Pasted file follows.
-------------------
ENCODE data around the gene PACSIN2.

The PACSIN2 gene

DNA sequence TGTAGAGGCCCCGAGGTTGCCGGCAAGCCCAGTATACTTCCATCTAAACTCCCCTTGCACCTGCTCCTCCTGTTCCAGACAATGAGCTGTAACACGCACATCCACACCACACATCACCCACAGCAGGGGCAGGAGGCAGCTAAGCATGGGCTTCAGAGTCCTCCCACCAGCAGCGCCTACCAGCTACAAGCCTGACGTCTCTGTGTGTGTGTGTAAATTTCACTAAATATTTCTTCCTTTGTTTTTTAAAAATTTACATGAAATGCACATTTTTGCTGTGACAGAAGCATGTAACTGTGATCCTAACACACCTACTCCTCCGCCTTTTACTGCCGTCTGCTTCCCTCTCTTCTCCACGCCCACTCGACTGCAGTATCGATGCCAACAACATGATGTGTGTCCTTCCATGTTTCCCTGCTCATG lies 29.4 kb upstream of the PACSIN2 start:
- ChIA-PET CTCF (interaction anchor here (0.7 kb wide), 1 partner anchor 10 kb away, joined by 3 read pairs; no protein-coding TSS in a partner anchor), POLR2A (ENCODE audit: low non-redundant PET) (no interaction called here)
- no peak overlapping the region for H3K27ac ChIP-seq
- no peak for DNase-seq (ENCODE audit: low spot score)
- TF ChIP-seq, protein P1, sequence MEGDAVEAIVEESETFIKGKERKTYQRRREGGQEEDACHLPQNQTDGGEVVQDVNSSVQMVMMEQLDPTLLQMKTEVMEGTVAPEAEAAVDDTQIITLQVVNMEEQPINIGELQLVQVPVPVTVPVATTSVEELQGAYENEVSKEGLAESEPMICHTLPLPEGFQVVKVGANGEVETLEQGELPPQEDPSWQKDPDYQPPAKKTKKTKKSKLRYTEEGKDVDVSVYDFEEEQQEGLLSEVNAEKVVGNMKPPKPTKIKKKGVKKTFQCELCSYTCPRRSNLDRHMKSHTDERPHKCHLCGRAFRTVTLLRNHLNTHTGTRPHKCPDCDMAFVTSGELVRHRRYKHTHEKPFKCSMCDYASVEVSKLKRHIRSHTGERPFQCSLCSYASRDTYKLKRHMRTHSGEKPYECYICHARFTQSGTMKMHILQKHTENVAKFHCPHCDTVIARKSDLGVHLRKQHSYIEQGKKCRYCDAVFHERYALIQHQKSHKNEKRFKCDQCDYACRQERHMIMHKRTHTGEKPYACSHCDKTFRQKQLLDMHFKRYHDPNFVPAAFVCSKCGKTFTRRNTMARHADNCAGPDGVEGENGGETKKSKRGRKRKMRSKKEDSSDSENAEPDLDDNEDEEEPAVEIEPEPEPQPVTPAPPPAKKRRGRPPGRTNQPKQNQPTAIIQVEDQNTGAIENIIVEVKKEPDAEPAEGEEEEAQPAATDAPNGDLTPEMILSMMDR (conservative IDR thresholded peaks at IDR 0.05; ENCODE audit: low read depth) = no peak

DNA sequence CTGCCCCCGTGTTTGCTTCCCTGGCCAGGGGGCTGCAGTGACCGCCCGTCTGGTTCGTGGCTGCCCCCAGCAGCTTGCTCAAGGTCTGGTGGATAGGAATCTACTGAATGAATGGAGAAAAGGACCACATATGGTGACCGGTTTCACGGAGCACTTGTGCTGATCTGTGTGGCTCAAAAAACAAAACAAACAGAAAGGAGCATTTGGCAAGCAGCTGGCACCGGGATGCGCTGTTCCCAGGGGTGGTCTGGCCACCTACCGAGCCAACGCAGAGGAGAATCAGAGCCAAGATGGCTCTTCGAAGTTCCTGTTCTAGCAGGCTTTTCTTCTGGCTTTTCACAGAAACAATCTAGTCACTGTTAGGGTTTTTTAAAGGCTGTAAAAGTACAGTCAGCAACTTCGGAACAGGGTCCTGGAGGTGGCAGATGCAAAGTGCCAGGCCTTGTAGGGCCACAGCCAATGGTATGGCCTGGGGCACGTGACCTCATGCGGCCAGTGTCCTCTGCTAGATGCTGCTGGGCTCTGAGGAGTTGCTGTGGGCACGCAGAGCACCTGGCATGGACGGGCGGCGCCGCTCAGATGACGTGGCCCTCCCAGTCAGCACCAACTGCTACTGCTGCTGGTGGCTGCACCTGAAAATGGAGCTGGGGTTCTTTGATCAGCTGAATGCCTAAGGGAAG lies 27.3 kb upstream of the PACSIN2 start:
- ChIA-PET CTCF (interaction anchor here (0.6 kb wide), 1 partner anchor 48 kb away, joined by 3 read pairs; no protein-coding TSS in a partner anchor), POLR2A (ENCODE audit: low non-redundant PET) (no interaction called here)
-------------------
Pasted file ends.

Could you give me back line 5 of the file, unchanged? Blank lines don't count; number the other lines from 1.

- no peak overlapping the region for H3K27ac ChIP-seq